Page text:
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Int J Cardiovasc Imaging. 2009 Apr;25 Suppl 1:43-54. doi: 10.1007/s10554-009-9424-7. Epub 2009 Jan 23.

CT coronary angiography of chronic total occlusions of the coronary arteries: how to recognize and evaluate and usefulness for planning percutaneous coronary interventions.

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Medi-Rad Associates Ltd, CT Centre, Mt Elizabeth Hospital, 3 Mt Elizabeth, 228510 Singapore, Singapore.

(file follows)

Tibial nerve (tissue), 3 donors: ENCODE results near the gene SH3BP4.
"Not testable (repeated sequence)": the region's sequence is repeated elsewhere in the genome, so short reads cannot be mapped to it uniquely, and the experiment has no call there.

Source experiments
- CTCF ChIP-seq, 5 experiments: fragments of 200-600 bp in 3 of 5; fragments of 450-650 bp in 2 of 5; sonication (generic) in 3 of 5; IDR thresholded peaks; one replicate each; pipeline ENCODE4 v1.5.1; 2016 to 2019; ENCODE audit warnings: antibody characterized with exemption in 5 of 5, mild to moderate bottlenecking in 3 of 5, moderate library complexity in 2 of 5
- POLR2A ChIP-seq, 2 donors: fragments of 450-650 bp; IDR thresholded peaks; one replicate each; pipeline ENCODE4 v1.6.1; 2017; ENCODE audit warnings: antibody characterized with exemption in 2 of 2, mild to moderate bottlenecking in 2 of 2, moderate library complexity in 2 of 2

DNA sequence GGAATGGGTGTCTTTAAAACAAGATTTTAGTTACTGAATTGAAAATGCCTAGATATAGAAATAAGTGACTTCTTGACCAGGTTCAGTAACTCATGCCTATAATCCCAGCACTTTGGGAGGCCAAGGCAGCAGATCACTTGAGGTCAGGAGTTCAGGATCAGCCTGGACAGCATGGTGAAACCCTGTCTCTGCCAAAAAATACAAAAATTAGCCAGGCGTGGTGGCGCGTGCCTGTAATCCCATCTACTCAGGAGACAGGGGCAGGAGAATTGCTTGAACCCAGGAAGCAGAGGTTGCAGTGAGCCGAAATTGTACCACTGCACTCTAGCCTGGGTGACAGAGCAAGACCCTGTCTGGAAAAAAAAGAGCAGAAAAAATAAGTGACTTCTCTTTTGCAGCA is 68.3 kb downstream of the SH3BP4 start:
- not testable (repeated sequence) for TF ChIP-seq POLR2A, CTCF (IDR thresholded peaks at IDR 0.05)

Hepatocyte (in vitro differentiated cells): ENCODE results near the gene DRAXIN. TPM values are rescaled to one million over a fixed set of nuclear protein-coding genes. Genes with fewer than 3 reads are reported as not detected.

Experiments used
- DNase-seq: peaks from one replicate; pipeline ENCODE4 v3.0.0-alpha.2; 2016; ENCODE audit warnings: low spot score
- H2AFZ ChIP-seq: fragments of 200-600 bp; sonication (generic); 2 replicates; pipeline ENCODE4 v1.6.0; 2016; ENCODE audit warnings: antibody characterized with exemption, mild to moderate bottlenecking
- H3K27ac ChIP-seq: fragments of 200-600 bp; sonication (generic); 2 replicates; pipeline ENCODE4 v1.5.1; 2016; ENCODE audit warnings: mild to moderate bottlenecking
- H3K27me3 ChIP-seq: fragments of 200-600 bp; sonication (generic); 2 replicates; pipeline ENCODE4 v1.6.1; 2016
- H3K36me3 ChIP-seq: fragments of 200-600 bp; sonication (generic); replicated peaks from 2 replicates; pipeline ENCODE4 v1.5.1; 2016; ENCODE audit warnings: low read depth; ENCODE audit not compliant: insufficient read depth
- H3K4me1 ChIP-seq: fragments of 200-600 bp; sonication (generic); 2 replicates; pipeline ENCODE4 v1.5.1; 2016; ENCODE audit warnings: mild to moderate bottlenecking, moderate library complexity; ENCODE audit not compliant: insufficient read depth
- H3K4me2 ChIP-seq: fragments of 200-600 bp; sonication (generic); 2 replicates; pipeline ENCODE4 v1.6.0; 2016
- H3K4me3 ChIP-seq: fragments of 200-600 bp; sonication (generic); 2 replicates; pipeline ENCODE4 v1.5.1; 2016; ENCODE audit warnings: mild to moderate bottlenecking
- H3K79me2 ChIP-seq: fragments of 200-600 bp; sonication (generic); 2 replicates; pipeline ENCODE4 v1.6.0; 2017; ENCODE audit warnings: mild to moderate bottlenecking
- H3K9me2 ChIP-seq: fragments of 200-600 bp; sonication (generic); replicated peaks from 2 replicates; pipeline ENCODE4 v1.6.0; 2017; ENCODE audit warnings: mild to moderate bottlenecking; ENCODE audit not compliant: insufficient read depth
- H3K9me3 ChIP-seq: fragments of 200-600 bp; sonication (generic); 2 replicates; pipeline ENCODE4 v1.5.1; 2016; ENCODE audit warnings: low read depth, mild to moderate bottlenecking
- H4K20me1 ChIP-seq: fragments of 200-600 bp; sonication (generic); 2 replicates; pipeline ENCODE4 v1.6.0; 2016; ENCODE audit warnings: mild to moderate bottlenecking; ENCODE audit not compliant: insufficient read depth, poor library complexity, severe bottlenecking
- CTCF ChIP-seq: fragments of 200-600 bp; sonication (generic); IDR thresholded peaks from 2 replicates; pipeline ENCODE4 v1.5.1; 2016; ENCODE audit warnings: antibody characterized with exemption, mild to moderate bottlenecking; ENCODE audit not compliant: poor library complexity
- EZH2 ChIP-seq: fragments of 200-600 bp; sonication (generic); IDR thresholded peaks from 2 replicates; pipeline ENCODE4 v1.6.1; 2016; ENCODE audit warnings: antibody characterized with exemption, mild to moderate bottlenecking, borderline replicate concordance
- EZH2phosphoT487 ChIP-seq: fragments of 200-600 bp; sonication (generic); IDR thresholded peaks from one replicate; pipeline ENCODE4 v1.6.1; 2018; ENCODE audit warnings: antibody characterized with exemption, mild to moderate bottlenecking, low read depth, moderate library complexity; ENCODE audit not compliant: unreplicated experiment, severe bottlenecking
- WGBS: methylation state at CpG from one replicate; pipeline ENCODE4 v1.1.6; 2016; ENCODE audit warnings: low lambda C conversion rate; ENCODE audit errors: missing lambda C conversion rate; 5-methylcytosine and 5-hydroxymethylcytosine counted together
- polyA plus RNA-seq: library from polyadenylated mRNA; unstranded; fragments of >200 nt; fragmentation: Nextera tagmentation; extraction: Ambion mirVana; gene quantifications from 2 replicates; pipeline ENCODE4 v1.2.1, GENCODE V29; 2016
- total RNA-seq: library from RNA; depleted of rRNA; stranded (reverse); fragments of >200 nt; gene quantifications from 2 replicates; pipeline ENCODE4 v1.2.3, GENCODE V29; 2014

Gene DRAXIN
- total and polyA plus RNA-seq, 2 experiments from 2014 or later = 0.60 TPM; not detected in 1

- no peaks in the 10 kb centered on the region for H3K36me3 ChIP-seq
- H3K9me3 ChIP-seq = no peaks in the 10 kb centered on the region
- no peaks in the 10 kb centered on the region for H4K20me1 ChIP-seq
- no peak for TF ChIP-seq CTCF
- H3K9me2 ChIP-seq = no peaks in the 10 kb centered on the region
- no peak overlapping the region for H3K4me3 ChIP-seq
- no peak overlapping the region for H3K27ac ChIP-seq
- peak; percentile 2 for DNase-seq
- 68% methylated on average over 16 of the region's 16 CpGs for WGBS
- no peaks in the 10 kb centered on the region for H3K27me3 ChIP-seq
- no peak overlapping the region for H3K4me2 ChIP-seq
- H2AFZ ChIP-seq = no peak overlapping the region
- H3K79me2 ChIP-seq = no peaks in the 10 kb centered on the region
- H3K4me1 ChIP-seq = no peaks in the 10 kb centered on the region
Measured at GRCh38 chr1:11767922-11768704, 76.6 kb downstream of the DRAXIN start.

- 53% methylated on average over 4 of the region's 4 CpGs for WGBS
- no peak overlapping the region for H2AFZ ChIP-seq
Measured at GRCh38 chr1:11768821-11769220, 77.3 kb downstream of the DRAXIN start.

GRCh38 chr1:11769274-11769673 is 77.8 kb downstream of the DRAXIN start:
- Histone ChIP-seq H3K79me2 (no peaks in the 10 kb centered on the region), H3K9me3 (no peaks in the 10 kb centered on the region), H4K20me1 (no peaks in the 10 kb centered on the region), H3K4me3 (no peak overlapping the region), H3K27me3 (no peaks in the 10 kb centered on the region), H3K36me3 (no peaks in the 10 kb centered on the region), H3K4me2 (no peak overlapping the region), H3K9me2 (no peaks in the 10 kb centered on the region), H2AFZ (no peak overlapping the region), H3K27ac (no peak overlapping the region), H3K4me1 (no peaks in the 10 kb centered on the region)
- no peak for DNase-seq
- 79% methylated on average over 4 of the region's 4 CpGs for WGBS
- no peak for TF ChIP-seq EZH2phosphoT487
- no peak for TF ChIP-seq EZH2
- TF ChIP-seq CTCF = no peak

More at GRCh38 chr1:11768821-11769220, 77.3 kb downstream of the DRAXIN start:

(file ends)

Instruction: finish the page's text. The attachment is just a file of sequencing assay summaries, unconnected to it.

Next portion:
Chronic total occlusions (CTO) of the coronary arteries are a common finding. A CTO can be underdiagnosed on CT coronary angiography (CTCA) as a high grade stenosis, because of the presence of retrograde collaterals which allow opacification of the vessel distal to the stenosis, or can be missed completely, especially if another adjacent opacified artery is mistaken for occluded artery. CTOs are considered as Type C or high risk lesions with a higher restenosis rate and increased technical failure rate by percutaneous coronary intervention (PCI). CTCA can help identify features that most influence current success rates of PCI such as marked calcifications at the stump, severe tortuosity of the proximal vessel, long length of the occluded segment as well location of the vessel distal to the occlusion, which often may not be well seen on conventional angiography. Identification of these features and displaying the 3D information as the best angiographic projection that demonstrates the length and orientation of the CTO, either as hard copy images or transmitted direct to the angiographic catheter lab for data fusion, allows strategic preprocedural planning and scheduling of the PCI. Myocardial viability of the affected area of the occluded segment is a major factor that influences whether PCI for CTO is attempted but is not currently readily available by cardiac CT. Contrast enhanced cardiac MR imaging is still the gold standard for this and may need to be performed prior to PCI.

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